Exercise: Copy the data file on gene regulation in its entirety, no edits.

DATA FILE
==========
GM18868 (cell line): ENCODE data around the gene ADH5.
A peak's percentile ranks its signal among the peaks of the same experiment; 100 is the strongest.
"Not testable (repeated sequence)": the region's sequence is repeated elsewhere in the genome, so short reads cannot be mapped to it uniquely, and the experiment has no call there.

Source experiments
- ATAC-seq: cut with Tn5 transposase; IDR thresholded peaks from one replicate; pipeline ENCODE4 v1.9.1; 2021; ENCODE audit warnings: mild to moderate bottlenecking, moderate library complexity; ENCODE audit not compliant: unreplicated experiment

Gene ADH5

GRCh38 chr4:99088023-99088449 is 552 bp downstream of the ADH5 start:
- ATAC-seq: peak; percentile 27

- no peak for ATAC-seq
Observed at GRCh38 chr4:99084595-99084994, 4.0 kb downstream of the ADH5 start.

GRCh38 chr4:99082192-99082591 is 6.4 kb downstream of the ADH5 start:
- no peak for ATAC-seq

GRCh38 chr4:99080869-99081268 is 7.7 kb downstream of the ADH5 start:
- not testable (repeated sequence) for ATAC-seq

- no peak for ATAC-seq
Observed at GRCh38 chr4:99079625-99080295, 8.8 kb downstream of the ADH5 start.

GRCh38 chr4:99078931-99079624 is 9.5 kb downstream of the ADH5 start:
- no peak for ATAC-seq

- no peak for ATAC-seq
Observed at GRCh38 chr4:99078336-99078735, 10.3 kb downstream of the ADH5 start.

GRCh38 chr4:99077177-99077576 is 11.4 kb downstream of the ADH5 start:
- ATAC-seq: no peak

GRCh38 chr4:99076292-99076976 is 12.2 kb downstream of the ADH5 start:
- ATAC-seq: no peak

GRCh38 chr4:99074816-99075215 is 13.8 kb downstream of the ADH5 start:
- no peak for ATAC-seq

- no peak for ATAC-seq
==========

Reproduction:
GM18868 (cell line): ENCODE data around the gene ADH5.
A peak's percentile ranks its signal among the peaks of the same experiment; 100 is the strongest.
"Not testable (repeated sequence)": the region's sequence is repeated elsewhere in the genome, so short reads cannot be mapped to it uniquely, and the experiment has no call there.

Source experiments
- ATAC-seq: cut with Tn5 transposase; IDR thresholded peaks from one replicate; pipeline ENCODE4 v1.9.1; 2021; ENCODE audit warnings: mild to moderate bottlenecking, moderate library complexity; ENCODE audit not compliant: unreplicated experiment

Gene ADH5

GRCh38 chr4:99088023-99088449 is 552 bp downstream of the ADH5 start:
- ATAC-seq: peak; percentile 27

- no peak for ATAC-seq
Observed at GRCh38 chr4:99084595-99084994, 4.0 kb downstream of the ADH5 start.

GRCh38 chr4:99082192-99082591 is 6.4 kb downstream of the ADH5 start:
- no peak for ATAC-seq

GRCh38 chr4:99080869-99081268 is 7.7 kb downstream of the ADH5 start:
- not testable (repeated sequence) for ATAC-seq

- no peak for ATAC-seq
Observed at GRCh38 chr4:99079625-99080295, 8.8 kb downstream of the ADH5 start.

GRCh38 chr4:99078931-99079624 is 9.5 kb downstream of the ADH5 start:
- no peak for ATAC-seq

- no peak for ATAC-seq
Observed at GRCh38 chr4:99078336-99078735, 10.3 kb downstream of the ADH5 start.

GRCh38 chr4:99077177-99077576 is 11.4 kb downstream of the ADH5 start:
- ATAC-seq: no peak

GRCh38 chr4:99076292-99076976 is 12.2 kb downstream of the ADH5 start:
- ATAC-seq: no peak

GRCh38 chr4:99074816-99075215 is 13.8 kb downstream of the ADH5 start:
- no peak for ATAC-seq

- no peak for ATAC-seq